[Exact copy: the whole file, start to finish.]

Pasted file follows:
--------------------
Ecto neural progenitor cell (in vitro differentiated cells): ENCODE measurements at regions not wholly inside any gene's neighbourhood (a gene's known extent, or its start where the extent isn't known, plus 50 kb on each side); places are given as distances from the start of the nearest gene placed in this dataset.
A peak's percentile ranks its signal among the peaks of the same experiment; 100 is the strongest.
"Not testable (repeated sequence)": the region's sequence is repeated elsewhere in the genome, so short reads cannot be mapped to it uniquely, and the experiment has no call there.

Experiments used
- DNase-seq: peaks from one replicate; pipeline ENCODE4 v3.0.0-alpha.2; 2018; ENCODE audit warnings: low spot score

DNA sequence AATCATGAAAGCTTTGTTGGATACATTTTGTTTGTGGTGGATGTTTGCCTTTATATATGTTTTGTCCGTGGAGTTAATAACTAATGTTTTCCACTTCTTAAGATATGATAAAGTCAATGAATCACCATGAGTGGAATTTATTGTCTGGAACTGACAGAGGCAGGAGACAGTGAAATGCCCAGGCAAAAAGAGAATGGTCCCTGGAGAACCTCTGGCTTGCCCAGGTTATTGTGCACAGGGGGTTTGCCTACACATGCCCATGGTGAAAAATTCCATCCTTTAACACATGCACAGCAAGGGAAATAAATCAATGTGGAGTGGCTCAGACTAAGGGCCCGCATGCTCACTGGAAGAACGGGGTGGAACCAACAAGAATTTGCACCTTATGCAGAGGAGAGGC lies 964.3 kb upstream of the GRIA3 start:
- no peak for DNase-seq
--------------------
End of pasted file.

Ecto neural progenitor cell (in vitro differentiated cells): ENCODE measurements at regions not wholly inside any gene's neighbourhood (a gene's known extent, or its start where the extent isn't known, plus 50 kb on each side); places are given as distances from the start of the nearest gene placed in this dataset.
A peak's percentile ranks its signal among the peaks of the same experiment; 100 is the strongest.
"Not testable (repeated sequence)": the region's sequence is repeated elsewhere in the genome, so short reads cannot be mapped to it uniquely, and the experiment has no call there.

Experiments used
- DNase-seq: peaks from one replicate; pipeline ENCODE4 v3.0.0-alpha.2; 2018; ENCODE audit warnings: low spot score

DNA sequence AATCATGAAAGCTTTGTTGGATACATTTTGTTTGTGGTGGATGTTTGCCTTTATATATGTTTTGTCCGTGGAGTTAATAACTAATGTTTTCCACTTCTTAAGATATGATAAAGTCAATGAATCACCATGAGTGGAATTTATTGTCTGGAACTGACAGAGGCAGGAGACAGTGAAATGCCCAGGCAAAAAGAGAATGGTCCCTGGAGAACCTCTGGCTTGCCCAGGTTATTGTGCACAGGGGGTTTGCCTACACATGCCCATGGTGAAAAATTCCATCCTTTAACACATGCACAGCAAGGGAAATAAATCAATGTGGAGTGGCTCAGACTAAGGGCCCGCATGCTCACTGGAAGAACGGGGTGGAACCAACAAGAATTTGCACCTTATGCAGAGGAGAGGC lies 964.3 kb upstream of the GRIA3 start:
- no peak for DNase-seq